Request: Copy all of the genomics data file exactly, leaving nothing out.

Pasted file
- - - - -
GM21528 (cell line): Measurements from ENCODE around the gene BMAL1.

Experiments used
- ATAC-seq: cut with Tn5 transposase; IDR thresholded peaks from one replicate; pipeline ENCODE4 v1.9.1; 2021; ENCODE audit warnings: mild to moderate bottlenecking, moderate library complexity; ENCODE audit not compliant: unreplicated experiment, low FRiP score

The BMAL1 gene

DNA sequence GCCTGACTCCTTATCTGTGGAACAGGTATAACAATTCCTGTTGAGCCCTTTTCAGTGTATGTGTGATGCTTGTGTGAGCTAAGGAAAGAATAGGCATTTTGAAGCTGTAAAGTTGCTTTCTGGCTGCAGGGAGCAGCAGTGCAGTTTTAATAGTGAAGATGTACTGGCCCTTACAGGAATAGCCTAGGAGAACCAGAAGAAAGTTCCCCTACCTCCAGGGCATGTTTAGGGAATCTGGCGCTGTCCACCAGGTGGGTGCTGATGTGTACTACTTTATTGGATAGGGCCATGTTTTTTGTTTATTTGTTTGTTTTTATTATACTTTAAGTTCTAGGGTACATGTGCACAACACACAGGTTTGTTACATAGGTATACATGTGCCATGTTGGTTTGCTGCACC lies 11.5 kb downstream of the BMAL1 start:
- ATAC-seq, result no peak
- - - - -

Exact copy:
GM21528 (cell line): Measurements from ENCODE around the gene BMAL1.

Experiments used
- ATAC-seq: cut with Tn5 transposase; IDR thresholded peaks from one replicate; pipeline ENCODE4 v1.9.1; 2021; ENCODE audit warnings: mild to moderate bottlenecking, moderate library complexity; ENCODE audit not compliant: unreplicated experiment, low FRiP score

The BMAL1 gene

DNA sequence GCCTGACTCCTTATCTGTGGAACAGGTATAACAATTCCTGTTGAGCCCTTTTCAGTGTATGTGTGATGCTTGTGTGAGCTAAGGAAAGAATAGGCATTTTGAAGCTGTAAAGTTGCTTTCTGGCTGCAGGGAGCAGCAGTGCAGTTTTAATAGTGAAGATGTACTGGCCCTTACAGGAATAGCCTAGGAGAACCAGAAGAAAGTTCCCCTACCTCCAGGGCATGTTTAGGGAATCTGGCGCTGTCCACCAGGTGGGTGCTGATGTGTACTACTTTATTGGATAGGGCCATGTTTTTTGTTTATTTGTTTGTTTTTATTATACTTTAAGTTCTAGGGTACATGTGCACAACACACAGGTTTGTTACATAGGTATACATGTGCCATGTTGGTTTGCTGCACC lies 11.5 kb downstream of the BMAL1 start:
- ATAC-seq, result no peak